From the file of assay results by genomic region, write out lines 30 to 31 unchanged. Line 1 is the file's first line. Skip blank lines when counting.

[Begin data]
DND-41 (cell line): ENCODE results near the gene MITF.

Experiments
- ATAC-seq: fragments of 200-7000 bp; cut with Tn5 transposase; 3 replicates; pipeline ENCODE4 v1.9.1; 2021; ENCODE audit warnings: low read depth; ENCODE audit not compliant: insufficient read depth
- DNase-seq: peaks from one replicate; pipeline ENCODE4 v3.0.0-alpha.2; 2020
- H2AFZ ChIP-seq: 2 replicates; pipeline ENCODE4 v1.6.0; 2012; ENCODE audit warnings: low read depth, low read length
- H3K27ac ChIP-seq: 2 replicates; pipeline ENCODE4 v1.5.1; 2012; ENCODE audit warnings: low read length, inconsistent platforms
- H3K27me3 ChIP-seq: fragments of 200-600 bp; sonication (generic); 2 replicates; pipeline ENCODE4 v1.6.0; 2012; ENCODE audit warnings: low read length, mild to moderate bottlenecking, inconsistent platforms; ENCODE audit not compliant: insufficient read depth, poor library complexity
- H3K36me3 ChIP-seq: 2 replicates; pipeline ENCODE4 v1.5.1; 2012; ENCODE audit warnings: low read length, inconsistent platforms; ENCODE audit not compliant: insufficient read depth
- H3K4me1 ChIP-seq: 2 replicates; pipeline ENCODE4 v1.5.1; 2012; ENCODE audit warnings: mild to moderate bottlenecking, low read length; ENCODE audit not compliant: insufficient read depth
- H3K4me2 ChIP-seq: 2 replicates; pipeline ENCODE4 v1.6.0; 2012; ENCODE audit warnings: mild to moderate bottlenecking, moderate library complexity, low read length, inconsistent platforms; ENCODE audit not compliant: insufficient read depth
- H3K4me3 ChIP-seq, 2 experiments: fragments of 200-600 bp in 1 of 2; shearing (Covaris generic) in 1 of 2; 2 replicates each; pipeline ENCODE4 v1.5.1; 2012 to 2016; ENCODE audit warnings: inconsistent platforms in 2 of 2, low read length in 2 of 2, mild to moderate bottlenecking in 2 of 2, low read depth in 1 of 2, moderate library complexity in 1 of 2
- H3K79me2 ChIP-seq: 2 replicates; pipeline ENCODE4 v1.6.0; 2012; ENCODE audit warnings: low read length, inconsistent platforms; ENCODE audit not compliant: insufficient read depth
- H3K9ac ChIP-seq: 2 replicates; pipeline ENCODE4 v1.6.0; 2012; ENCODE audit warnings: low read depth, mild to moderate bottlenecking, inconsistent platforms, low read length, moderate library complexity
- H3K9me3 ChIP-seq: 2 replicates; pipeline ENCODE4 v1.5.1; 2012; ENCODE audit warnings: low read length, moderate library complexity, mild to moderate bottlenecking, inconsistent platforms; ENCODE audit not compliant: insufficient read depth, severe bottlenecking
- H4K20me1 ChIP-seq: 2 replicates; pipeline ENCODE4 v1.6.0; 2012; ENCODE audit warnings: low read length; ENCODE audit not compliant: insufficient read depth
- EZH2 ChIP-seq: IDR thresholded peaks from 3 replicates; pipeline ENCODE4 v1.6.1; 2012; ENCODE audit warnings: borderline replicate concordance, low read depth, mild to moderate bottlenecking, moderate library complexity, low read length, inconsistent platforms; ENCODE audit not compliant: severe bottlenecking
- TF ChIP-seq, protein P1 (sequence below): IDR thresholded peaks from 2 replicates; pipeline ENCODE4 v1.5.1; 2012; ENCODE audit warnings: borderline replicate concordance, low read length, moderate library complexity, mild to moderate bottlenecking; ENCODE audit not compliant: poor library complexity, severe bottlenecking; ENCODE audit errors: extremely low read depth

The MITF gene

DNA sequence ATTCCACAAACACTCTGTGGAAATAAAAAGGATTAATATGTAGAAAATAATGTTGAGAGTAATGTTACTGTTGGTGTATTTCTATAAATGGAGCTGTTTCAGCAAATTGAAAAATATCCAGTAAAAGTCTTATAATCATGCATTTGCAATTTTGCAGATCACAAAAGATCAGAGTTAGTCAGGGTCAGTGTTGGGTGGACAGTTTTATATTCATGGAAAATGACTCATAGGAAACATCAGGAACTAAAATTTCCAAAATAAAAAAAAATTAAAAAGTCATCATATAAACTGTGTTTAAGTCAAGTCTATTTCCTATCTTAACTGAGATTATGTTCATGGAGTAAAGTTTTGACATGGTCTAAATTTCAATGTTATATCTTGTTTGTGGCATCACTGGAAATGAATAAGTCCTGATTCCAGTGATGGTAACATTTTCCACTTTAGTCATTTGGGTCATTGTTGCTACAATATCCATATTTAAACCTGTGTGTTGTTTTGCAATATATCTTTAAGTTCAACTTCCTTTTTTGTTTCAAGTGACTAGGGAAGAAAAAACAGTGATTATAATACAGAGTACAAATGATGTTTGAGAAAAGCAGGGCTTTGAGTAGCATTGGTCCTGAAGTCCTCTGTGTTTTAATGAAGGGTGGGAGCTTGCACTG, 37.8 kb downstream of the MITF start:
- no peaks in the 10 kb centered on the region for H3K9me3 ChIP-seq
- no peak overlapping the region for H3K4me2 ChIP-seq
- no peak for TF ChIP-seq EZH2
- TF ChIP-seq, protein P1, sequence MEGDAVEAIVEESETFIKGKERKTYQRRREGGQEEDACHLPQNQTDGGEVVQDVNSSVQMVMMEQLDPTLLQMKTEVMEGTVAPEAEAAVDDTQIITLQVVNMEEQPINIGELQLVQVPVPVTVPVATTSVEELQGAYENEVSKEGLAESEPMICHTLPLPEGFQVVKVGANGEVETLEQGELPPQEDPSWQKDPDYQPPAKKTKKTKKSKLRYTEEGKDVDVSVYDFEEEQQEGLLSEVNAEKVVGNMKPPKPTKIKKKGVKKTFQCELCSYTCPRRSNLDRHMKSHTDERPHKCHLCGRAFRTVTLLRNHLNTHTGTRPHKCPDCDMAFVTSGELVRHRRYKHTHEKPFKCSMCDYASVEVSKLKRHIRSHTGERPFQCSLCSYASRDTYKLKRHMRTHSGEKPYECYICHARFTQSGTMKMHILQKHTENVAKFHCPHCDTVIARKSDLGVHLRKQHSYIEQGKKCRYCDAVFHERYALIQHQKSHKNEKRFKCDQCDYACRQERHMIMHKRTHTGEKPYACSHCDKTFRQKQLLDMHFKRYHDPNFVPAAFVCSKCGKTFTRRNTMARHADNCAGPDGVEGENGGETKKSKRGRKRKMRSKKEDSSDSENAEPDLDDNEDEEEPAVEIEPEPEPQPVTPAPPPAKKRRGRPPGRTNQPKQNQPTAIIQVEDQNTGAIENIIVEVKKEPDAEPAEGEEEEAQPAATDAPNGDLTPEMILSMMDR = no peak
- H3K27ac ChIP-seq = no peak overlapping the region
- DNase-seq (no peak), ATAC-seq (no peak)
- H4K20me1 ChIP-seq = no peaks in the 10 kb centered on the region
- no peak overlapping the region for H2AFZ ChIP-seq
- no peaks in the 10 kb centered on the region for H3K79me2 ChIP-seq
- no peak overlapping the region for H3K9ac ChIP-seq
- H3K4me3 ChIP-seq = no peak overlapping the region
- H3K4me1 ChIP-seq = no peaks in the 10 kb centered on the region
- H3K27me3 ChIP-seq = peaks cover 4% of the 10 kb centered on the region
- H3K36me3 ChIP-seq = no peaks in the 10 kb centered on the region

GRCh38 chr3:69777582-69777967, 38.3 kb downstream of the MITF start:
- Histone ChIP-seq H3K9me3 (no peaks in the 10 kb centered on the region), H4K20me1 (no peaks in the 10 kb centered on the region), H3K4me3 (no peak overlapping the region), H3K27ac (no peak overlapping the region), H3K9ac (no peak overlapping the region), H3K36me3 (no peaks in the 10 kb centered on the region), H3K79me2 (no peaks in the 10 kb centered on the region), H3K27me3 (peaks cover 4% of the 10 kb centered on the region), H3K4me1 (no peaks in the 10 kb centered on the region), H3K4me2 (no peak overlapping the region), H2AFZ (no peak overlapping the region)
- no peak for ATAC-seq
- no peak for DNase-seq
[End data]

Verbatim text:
- H3K4me3 ChIP-seq = no peak overlapping the region
- H3K4me1 ChIP-seq = no peaks in the 10 kb centered on the region